[Image above] University of Illinois professor Paul Braun holds a model showing how a simple layered material, depicted in orange and blue, transforms into a complex Archimedean-structured composite when it freezes around a template, depicted in gray. Credit: Fred Zwicky, University of Illinois
We are now almost a month into the new year, which I find hard to believe—the weather in Columbus has felt like autumn these past few weeks!
The weather finally started acting like true winter a few days ago, but even before the chill, I knew snow was on its way—thanks to the new white lines on the roads.
Cities often proactively prepare for winter weather by spreading anti-icing chemicals on the pavement. Salt is a common anti-icer—giving the appearance of those white lines—because it keeps the roads from icing by mixing with water to create a eutectic system.
A eutectic system is a homogeneous mixture of substances that melts or solidifies at a temperature lower than the melting point of the constituent elements. For example, water typically freezes at 0°C (32°F) but will freeze at -16°C (2°F) in a 20% salt solution, meaning temperature must be considerably colder before ice forms on the roads.
However, when eutectic liquids do solidify, they demonstrate a unique ability—individual components of the mixture self-assemble to form a cohesive structure. This ability is highly desirable in the production of many modern technologies.
“Instead of depositing layers of material individually, we start with a liquid that self-assembles as it solidifies,” Paul Braun, professor of materials science and engineering and director of the Materials Research Lab at the University of Illinois at Urbana-Champaign, says in a university press release. “This can speed up production and allows us to make larger volumes at one time.”
Many common solder alloys used in electronics are eutectic materials, such as tin-lead alloys. Also, directionally solidified turbine blades comprised of eutectic alloys are in regular service in both commercial and military jet engines.
However, natural self-assembly can be limiting.
“Decades of research on solidification of binary and ternary eutectic systems indicate that only a limited set of regular mesostructures emerge, even over a broad range of processing conditions,” Braun and coauthors explain in a recent paper. “By engineering the heat removal, for example, the microstructure could be modified … however, the resulting microstructures are still quite similar to those found in the native eutectic.”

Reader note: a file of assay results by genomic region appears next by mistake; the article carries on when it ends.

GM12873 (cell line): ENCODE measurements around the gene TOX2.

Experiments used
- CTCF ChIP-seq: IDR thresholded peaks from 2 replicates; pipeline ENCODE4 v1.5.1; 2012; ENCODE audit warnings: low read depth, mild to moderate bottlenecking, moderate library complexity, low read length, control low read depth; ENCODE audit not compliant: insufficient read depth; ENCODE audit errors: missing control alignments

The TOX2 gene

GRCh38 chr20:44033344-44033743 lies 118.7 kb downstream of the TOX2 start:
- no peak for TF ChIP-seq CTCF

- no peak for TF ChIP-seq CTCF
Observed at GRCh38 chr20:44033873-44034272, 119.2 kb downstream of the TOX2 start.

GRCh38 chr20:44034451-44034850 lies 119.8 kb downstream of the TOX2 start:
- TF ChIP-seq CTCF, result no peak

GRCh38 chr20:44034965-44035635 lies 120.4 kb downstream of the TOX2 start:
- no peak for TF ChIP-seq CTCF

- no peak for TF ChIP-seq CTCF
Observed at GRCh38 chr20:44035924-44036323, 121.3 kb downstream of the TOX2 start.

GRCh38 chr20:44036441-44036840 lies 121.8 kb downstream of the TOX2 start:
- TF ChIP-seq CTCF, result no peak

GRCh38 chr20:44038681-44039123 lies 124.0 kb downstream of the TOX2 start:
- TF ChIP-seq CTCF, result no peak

This narrow range of natural self-assembled structures is why Braun and coauthors from University of Illinois (Ashish Kulkarni and Runyu Zhang) and University of Michigan (Erin Hanson and Katsuyo Thornton) decided to investigate synthesizing eutectic materials by templating.
Template synthesis uses a template to control material formation and is one of the most important techniques for controlled synthesis of nanostructured materials.
“Templating is a common practice used in organic polymers processing,” Kulkarni, first author and graduate student, says in the press release. “However, it is not something that has been explored in inorganic materials processing because inorganic microstructures are more rigid and harder to control.”
To investigate templating inorganic eutectic materials, the researchers studied silver chloride-potassium chloride (AgCl-KCl). “The silver chloride-potassium chloride system was largely selected as a model system due to it forming a simple lamellar eutectic [material with layered structure] with a low (318°C) melting point,” Braun and Kulkarni explain in an email. “This system is also interesting because it is optically transparent, and readily forms microstructures with characteristic length scales on the order of the wavelength of visible light. Finally, this system has a low surface tension, and thus flows easily into the template.”
The researchers poured an AgCl-KCl melt in a template containing tiny posts arranged in hexagonal shapes. As the AgCl-KCl melt solidified, the posts disrupted layer formation and caused a composite to form with an array of different square, triangular, and honeycomb-shaped microstructures.
The fact the researchers achieved new microstructures was not the only exciting finding—they also found the template reduced the number of defects in the material.
“When eutectics are forced to solidify through a template, the template both modifies and regulates the kinetics of the solidification and increases the energetic cost of defect formation,” Braun and Kulkarni explain. “The net effect is that if the template has a near-perfect repeating pattern (like in our case), the eutectic solidifying through it will closely follow the order of the template and thus have reduced number of defects.”
Braun and Kulkarni say they are now working on fabricating such Archimedean patterns out of metal-dielectric eutectics for use as optical metamaterials (in contrast to the all-dielectric system used in this study). They are also looking at the possibility of designing templates that could lead to eutectic microstructures with quasicrystalline patterns (the Chemistry Nobel Prize-winning topic of 2011).
“If we succeed, then we can potentially impart such exotic microstructures, forming for example materials with unique magnetic properties from what otherwise would be a simple eutectic material,” Braun and Kulkarni say.
The paper, published in Nature, is “Archimedean lattices emerge in template directed eutectic solidification” (DOI: 10.1038/s41586-019-1893-9).